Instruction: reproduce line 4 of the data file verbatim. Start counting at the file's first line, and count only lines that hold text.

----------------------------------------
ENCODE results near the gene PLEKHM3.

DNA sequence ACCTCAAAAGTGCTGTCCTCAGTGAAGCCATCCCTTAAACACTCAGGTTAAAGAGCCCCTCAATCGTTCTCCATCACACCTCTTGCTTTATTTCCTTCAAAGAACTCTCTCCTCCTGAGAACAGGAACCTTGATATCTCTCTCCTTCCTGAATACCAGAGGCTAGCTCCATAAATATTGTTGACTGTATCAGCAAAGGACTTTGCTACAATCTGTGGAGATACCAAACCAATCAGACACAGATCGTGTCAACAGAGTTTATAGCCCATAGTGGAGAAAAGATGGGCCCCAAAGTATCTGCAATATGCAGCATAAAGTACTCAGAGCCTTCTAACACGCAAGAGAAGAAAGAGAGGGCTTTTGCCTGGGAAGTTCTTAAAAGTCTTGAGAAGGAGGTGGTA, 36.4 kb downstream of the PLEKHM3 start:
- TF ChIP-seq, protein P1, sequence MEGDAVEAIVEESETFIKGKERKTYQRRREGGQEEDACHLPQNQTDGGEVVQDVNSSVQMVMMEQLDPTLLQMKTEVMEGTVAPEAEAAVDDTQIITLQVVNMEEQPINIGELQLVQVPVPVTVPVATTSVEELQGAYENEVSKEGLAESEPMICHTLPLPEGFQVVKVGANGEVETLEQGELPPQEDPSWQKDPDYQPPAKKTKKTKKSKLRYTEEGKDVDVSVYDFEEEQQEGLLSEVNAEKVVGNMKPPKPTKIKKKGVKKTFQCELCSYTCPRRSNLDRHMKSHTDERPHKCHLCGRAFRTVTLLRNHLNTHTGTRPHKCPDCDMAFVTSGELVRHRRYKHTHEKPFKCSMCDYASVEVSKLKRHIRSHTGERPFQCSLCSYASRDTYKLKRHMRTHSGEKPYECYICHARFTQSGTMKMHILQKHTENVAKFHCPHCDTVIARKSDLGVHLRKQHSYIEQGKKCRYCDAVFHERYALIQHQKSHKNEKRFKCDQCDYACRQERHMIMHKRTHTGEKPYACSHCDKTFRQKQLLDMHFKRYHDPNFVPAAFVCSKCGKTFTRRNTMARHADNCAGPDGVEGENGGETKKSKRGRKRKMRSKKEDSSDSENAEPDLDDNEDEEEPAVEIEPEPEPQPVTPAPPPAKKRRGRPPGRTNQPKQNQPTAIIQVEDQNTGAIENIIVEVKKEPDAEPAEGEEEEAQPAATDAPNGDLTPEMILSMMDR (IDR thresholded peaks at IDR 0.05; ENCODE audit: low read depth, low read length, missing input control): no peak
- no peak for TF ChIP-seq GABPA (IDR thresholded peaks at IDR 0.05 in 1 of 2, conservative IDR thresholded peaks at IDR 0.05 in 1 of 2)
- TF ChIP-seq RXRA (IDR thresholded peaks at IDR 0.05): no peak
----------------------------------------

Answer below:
- no peak for TF ChIP-seq GABPA (IDR thresholded peaks at IDR 0.05 in 1 of 2, conservative IDR thresholded peaks at IDR 0.05 in 1 of 2)